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Healing power of music 
22 Feb 2013, 2:53 AM

Music's power to heal is well-known. Music affects people deeply. It can pull you out of your grief and help you heal.


I lost my mom a few years ago,  Carly Simon’s “Like a river” helped me.


The following lyrics, resonated with me


“I'll wait no more for you like a daughter,
That part of our life together is over
But I will wait for you, forever
Like a river...”


Are there other VH community members out there, who have a particular song that helps or helped them?

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Reply by eKIM
28 Feb 2013, 11:45 PM

Hi GirlWithTheBlackBaret,

I understand the “healing and/or comforting” power of music. 

As a Resident Support Volunteer at our local hospice, I often sing to the residents.  It is not for everyone, of course, but for those who welcome it, the power of music is astonishing! 

Currently I am singing, Nat King Coles “Unforgetable” to a sweet 83 year old resident who’s husband died decades ago.  She is a very sweet and loveable lady.

Truthfully, I tell her that she is unforgettable and that I will never forget her. 

When I sing to her, she looks deeply into my eyes without blinking or looking away.  I experience a “connection” that I have rarely had with any other human being.  And imagine, I’ve only known her for two weeks!  

The amazing and powerful effect of music.  I am in awe. 

I don’t understand it, but then again, some of the most beautiful things in life don’t need to be explained or understood.   - ekim

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Reply by womynstar8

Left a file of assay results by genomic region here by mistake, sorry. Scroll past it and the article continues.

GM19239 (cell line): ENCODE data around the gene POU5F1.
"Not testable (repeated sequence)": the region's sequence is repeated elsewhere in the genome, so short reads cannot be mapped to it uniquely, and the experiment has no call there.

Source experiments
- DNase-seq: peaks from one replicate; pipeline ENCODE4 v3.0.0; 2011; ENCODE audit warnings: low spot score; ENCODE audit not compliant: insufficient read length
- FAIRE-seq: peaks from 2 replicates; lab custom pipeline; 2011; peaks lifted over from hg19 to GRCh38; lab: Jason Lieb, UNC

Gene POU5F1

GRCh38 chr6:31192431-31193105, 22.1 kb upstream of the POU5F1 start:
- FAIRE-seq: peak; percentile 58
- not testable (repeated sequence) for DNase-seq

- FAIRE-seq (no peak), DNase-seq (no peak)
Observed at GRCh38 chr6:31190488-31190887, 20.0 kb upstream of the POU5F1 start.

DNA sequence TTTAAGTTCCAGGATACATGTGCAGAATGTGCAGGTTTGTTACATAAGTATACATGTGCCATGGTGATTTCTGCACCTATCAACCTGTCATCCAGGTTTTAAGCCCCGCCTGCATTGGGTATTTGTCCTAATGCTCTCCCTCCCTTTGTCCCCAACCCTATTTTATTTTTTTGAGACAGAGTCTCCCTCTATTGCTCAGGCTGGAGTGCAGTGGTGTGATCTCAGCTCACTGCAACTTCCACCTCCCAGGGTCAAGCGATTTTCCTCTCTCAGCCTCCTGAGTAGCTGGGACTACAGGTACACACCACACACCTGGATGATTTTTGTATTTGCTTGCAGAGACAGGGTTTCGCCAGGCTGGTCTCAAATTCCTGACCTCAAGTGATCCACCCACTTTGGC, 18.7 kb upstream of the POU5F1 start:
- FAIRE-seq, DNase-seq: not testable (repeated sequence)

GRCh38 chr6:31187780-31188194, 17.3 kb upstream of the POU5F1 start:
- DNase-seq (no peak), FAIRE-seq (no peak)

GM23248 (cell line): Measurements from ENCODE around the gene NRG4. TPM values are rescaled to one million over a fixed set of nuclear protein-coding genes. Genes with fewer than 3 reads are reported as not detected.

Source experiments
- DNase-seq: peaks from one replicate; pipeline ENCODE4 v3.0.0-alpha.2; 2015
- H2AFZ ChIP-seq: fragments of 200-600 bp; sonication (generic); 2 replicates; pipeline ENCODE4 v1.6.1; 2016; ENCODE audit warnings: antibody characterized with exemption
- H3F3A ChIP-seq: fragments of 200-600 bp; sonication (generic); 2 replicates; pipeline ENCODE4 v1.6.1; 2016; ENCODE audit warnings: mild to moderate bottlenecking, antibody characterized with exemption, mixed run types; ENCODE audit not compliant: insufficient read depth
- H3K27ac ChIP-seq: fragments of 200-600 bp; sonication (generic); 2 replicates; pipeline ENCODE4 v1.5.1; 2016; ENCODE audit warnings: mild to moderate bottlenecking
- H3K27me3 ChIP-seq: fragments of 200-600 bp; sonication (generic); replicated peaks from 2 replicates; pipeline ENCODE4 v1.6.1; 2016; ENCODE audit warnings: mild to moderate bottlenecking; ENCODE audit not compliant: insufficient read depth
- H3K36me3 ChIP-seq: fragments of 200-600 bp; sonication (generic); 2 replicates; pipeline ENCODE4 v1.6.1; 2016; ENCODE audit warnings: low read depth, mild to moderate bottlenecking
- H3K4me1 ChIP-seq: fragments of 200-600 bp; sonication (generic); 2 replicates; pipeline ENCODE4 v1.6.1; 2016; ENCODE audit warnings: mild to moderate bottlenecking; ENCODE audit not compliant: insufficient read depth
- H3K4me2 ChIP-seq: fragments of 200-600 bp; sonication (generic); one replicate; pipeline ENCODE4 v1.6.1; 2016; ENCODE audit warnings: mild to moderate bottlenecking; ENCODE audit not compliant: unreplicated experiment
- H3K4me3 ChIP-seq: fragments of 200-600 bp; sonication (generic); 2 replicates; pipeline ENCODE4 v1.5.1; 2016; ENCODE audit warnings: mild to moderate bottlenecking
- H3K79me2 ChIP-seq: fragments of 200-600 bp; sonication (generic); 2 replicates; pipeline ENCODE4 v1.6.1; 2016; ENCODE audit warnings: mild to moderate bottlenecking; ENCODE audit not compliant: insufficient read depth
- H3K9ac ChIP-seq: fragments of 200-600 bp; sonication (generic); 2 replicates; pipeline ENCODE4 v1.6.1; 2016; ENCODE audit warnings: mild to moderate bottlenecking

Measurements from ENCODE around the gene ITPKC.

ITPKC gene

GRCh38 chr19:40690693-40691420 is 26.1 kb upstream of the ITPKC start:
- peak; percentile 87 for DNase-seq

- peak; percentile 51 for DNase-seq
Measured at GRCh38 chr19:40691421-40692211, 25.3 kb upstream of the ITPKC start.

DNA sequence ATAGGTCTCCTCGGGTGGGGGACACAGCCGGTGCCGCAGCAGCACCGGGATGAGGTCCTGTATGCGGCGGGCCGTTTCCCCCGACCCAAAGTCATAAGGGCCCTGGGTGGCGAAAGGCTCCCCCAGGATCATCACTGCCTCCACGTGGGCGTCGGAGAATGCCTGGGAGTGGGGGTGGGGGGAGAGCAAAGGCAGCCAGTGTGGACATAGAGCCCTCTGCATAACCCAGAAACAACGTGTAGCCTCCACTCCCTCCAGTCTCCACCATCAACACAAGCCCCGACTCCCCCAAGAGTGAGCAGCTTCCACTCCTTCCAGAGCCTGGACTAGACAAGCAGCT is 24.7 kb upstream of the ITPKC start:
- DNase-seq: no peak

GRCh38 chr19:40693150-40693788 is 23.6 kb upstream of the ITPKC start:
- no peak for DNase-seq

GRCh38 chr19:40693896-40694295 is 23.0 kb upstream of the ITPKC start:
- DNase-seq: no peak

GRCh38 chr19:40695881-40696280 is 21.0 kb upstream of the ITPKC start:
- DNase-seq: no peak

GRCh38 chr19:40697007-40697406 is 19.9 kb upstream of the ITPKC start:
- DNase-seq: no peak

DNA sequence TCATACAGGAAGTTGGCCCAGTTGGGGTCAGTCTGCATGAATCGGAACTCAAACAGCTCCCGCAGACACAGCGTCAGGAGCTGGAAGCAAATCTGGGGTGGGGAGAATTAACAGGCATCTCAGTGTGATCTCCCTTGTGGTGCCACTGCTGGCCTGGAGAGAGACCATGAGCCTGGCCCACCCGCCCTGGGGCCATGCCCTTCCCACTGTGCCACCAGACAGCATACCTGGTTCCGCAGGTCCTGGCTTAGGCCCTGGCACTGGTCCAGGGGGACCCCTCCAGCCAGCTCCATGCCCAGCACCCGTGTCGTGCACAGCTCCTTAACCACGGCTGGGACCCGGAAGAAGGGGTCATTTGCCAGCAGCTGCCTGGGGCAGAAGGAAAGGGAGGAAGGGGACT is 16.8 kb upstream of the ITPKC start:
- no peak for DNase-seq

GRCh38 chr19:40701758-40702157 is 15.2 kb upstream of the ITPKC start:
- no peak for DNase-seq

18 May 2013, 8:41 PM

The Victoria Hospice unit has a Beside Singing program, which I helped to create.  Bedside Singing uses very simple songs/chants that are easily understood by those who are dying and  encourage a sense of peace (even those with dementia).   Although I would want these songs sung to me while I am dying, I also want "Time to Say Goodbye" (Andrea Bocceli?) to be played -- there are only a few words in English, but the music speaks to me deeply about me saying goodbye.

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Reply by J.D.
21 May 2013, 1:46 AM

I dont have the gift of music but I truly believe that it is helpful.  I wish volunteers could be trained to give a bit of music to those with dementia or in need of palliative care.  We need a little encouragement and some ideas for easy lyrics and tunes.
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Reply by JennJilks
22 May 2013, 1:08 AM

Room 217 is a group that writes and publishes music for end-of-life care. (I am not involved with them, other than trading my book for one of their CDs at a palliative care conference!)

Music is a powerful dynamic in human relationships.

Room 217 therapeutic music resources have been specifically designed to create a pathway of soothing comfort through life's transitions. They may provide support to those with complex care needs, life challenging illness, those facing stressful times in their lives, and those who are looking for calm and relaxation in the midst of their life journey. - Bev Foster 
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Reply by J.D.
22 May 2013, 1:41 AM

A big thank you!